By Casey Sullivan
NEW YORK, Dec 26 (Reuters) - A New York federal judge
wrongly ordered two small law firms to pay $24,400 to cover
legal fees of the New York law firm Cleary Gottlieb Steen &
Hamilton in a dispute over late paperwork, an appeals court
ruled on Wednesday.
The 2nd U.S. Circuit Court of Appeals published its written
decision in the case after issuing a bench ruling earlier this
month ordering Cleary to return the $24,400 in fees.
The decision found that the lower court, the U.S. District
Court in Manhattan, had "abused its discretion" in imposing a
"severe sanction of attorney's fees" on Lankford & Reed, a
three-lawyer firm based in Alexandria, Virginia, and Langrock
Sperry & Wool, a 25-lawyer firm in Middlebury, Vermont.
The two firms had been penalized in September 2011 by U.S.
District Judge Deborah Batts. She had ordered the payment to
Cleary as a sanction for filing court papers four days late in a
The 2nd Circuit ruled that Batts had not given the small
firms opportunity to respond to the impending sanction. The
appeals court also said there was no evidence that the two firms
had acted in bad faith when filing the paperwork after the
Cleary returned the money to the two firms after the bench
ruling by the 2nd Circuit several weeks ago.
A request for comment left with Carmine Boccuzzi, the Cleary
partner handling the matter, was not immediately returned. A
Cleary spokeswoman also did not immediately respond to a request
Terrence Reed, a partner with Lankford & Reed, said he was
happy with the decision, saying that all of the firms involved
had agreed on the extended deadline, including Cleary, and it
was "unfortunate" that Cleary had supported Batts's sanction.
Peter Langrock, a partner with Langrock Sperry, said,
"Obviously we're pleased to have the court unanimously rule on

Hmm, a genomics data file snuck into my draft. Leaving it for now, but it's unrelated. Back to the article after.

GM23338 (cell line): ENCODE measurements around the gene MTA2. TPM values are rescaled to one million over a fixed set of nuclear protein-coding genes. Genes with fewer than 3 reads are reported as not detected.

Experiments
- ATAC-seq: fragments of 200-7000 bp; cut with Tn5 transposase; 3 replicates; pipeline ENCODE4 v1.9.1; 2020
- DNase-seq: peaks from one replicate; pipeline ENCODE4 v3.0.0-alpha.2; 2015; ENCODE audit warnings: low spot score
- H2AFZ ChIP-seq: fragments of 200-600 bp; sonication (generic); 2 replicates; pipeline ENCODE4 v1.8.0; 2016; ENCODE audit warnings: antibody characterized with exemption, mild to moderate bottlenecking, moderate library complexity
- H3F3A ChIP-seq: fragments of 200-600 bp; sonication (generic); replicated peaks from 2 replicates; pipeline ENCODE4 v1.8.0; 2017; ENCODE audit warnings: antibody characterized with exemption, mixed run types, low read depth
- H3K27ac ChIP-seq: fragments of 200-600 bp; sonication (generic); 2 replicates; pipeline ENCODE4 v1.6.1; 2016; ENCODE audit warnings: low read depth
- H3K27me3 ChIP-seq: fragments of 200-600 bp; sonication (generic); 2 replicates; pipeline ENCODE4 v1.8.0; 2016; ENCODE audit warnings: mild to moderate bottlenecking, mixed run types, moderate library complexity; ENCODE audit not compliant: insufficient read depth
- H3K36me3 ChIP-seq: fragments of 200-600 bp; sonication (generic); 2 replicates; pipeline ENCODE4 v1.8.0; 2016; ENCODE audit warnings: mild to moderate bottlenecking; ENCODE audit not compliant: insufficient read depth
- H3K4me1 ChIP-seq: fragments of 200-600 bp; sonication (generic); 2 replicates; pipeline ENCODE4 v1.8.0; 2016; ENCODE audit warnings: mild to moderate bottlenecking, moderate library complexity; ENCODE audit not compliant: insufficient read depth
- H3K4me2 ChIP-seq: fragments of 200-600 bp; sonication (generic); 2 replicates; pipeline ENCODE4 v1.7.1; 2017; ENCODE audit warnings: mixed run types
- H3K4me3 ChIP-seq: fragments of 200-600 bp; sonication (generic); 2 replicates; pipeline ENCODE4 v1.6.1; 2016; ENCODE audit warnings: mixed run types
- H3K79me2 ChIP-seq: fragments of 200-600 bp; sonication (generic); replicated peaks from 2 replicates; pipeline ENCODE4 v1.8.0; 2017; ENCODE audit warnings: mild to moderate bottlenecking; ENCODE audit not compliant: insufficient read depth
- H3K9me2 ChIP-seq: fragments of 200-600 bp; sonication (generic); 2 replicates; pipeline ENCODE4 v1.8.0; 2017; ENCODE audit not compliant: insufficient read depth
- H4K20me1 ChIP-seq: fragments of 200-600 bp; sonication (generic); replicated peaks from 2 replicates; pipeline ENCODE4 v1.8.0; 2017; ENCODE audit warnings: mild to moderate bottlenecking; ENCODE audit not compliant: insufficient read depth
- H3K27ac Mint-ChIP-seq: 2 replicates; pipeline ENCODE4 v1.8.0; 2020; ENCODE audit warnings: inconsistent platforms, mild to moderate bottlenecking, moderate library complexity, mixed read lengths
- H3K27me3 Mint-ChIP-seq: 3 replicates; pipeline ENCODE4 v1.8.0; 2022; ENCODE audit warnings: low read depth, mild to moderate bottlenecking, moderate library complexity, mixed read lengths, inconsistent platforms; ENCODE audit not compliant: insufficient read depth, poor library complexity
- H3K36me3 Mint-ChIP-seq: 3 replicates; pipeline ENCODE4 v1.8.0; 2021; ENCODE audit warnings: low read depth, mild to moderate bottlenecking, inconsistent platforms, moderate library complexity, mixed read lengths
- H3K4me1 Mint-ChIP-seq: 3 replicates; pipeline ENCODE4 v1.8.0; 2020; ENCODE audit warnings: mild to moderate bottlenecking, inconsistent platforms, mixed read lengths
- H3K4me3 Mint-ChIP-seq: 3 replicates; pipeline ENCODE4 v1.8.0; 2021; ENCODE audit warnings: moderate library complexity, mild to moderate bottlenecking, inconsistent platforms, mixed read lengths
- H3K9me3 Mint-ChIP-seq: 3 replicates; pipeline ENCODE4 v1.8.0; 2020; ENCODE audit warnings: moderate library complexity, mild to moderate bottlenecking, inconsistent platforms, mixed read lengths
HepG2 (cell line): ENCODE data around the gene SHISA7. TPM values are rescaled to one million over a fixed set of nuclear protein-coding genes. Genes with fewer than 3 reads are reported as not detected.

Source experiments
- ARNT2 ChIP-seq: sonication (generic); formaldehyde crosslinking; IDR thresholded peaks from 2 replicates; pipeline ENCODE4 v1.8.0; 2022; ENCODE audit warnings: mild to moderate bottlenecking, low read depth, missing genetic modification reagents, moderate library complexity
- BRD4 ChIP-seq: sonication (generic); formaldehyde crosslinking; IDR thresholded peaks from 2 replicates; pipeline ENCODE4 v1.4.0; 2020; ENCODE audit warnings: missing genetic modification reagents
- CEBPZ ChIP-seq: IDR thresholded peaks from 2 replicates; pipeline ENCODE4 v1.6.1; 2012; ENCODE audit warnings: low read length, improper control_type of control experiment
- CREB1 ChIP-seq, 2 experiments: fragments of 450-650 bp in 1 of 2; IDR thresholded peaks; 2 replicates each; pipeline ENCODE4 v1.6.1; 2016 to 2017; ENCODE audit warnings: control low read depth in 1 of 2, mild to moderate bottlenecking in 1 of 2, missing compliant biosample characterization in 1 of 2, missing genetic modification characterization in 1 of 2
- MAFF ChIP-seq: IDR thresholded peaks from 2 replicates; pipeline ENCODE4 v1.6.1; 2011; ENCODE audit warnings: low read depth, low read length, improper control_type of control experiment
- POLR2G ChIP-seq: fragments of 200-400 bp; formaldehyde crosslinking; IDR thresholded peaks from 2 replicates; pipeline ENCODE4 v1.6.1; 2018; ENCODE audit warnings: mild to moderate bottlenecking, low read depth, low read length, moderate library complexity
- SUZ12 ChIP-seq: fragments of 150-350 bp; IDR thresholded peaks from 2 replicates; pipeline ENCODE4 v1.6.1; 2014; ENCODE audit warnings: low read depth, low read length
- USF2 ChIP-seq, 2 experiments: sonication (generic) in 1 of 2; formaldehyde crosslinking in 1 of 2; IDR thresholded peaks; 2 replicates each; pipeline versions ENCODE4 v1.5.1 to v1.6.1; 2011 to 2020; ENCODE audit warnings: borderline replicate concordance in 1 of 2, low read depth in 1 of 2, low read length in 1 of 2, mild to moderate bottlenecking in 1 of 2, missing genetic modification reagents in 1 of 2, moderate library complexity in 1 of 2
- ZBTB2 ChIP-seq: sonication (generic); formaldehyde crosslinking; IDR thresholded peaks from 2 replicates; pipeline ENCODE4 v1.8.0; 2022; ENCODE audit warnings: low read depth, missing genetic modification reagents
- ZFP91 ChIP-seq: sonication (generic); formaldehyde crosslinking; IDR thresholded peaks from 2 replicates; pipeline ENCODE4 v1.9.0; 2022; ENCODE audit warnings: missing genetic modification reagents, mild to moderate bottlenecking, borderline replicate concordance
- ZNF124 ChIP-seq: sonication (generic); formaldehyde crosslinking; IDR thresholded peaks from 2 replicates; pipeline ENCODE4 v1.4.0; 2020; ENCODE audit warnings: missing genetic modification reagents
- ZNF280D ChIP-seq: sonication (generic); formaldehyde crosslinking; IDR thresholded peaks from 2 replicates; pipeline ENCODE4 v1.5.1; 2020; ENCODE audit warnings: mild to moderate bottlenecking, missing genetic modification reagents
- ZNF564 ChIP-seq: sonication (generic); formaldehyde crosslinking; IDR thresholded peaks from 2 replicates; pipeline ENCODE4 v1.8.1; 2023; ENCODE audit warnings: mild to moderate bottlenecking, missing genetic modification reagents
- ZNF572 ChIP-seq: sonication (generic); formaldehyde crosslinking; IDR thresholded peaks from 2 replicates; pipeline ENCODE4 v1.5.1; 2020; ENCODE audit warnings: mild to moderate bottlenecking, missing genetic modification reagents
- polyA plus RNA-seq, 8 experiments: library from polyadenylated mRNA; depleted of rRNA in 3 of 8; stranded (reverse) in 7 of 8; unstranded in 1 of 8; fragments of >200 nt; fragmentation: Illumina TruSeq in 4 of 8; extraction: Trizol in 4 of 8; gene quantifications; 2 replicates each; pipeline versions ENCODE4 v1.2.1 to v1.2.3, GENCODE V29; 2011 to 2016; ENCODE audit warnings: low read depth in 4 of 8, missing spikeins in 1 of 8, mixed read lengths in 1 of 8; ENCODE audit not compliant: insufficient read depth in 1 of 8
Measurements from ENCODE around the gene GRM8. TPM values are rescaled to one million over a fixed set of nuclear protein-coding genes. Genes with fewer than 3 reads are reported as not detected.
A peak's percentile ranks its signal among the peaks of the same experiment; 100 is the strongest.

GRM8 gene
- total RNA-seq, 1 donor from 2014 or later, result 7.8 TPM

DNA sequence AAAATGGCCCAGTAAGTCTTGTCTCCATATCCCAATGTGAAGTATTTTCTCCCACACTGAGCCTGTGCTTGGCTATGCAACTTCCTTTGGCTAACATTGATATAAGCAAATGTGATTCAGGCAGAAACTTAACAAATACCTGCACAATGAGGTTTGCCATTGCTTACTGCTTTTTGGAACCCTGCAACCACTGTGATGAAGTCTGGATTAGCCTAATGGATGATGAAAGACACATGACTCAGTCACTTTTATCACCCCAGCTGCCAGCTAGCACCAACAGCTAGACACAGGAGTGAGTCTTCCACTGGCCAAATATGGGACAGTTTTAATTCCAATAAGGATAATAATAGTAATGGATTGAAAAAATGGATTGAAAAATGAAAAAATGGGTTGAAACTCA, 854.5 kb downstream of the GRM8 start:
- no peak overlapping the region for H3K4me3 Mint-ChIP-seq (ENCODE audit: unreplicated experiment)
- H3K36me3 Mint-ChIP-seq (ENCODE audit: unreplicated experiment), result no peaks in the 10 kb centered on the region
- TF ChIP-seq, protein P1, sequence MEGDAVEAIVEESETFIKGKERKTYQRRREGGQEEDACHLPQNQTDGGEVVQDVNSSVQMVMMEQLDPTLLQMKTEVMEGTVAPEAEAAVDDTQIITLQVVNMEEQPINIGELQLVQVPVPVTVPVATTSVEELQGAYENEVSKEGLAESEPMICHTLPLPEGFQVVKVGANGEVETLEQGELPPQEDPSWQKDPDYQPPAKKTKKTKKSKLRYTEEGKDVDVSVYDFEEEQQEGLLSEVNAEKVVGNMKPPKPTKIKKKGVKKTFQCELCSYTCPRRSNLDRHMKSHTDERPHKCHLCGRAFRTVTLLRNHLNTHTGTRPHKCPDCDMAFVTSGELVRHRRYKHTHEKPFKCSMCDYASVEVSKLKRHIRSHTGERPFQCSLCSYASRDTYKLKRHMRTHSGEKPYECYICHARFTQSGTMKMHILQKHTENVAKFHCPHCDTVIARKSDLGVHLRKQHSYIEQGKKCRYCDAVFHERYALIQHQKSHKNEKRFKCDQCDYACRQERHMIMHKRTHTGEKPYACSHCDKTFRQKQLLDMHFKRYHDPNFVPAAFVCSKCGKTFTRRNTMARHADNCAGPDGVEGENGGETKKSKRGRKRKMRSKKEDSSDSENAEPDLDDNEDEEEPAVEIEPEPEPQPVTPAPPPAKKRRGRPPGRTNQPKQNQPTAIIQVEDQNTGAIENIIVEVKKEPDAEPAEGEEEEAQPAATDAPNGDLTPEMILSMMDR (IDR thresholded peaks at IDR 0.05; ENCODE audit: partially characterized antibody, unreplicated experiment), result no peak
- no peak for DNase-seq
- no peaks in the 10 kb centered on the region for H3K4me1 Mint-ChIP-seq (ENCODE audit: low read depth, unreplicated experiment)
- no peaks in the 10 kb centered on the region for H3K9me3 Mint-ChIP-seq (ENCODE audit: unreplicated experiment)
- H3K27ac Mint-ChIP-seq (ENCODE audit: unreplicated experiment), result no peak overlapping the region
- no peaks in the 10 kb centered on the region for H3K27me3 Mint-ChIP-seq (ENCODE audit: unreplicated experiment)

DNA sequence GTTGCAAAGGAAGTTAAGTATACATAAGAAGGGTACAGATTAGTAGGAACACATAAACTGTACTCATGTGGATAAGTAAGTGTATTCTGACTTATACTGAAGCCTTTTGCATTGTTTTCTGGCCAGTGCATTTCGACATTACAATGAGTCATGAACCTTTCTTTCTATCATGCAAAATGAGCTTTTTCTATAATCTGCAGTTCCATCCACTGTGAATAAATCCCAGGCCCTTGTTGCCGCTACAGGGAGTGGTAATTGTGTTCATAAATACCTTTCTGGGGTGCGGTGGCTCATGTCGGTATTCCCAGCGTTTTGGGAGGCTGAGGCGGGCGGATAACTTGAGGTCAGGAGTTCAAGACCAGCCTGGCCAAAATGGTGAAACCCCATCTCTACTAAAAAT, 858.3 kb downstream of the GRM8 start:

every ground that there was no basis for the sanction."
LAWSUIT IN 2011
Lankford & Reed and Langrock Sperry represent a Missouri
resident, Robert Wilson, and filed a lawsuit on his behalf in
U.S. District Court in Manhattan against Citigroup and
investment firm Opportunity Equity Partners Ltd in Ma r ch 2011.
Wilson is seeking compensation for work he allegedly did in
helping to manage $1.5 billion in investments that Citigroup and
the investment firm made in Brazilian companies, according to
As part of that lawsuit, Reed sent a letter to the judge on
July 11, 2011, asking that a filing due that day be extended to
July 28, citing other scheduling obligations. His letter
followed a more generic request that the court had denied
without reason earlier that month, the 2nd Circuit said in
Reed submitted the motion for his client four days after the
July 11 deadline.
Batts did not respond to Reed's request until two months
after the July 11 letter, according to the two firms' appeal.
She issued an order acknowledging that the scheduling conflicts
warranted an extension but nevertheless said that Lankford &
Reed and Langrock Sperry must pay Cleary attorneys' fees for its
next brief in the Citibank dispute.
In a brief to the 2nd Circuit, Cleary supported the decision
that the two small firms pay for its work.
The firm said the court did not need to prove Lankford &
Reed and Langrock Sperry acted in bad faith to impose its
sanction of attorneys' fees.
Cleary said the mere fact that the two other law firms
"negligently failed to follow the Federal Rules of Civil
Procedure, the local district court rules and comply with the
district court's instructions" was enough to institute a penalty
for its attorneys' fees to be paid.
Wednesday's decision was issued by Circuit Judges Robert
Katzmann, Barrington Daniels Parker and Richard Wesley.
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